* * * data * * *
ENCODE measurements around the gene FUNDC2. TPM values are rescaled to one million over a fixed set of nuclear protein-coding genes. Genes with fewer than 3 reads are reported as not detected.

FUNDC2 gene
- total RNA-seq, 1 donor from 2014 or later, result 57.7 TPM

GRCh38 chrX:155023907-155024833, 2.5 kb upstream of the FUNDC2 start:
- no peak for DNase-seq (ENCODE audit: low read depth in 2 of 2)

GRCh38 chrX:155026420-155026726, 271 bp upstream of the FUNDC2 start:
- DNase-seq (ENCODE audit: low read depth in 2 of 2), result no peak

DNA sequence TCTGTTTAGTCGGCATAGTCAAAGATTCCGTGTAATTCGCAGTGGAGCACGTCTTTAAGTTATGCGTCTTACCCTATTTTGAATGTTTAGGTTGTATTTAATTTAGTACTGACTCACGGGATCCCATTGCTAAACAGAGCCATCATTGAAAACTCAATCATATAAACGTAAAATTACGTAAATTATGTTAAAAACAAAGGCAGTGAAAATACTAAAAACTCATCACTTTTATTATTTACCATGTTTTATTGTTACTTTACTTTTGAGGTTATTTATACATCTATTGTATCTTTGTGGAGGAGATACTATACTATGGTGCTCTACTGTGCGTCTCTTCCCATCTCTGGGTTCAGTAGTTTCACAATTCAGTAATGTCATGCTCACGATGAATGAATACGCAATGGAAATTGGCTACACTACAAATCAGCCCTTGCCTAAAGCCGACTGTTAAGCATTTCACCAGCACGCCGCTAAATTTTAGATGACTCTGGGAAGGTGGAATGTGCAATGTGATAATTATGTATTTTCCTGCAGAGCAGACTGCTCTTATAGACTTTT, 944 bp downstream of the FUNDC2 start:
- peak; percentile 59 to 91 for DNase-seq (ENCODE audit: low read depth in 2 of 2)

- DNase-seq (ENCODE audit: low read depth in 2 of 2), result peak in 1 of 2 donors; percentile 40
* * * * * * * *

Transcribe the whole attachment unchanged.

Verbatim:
ENCODE measurements around the gene FUNDC2. TPM values are rescaled to one million over a fixed set of nuclear protein-coding genes. Genes with fewer than 3 reads are reported as not detected.

FUNDC2 gene
- total RNA-seq, 1 donor from 2014 or later, result 57.7 TPM

GRCh38 chrX:155023907-155024833, 2.5 kb upstream of the FUNDC2 start:
- no peak for DNase-seq (ENCODE audit: low read depth in 2 of 2)

GRCh38 chrX:155026420-155026726, 271 bp upstream of the FUNDC2 start:
- DNase-seq (ENCODE audit: low read depth in 2 of 2), result no peak

DNA sequence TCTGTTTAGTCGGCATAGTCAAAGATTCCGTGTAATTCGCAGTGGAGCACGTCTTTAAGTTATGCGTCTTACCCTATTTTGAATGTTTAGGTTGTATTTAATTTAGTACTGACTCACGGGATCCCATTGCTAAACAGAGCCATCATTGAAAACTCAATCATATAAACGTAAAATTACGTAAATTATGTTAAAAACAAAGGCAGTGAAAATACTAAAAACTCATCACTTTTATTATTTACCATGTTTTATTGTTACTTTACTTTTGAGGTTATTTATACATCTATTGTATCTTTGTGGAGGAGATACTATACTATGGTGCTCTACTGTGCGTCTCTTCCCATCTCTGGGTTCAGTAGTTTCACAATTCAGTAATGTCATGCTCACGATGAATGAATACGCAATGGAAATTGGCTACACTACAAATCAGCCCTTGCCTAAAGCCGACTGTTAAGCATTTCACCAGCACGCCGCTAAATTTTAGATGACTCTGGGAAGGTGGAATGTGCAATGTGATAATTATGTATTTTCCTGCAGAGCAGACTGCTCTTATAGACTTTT, 944 bp downstream of the FUNDC2 start:
- peak; percentile 59 to 91 for DNase-seq (ENCODE audit: low read depth in 2 of 2)

- DNase-seq (ENCODE audit: low read depth in 2 of 2), result peak in 1 of 2 donors; percentile 40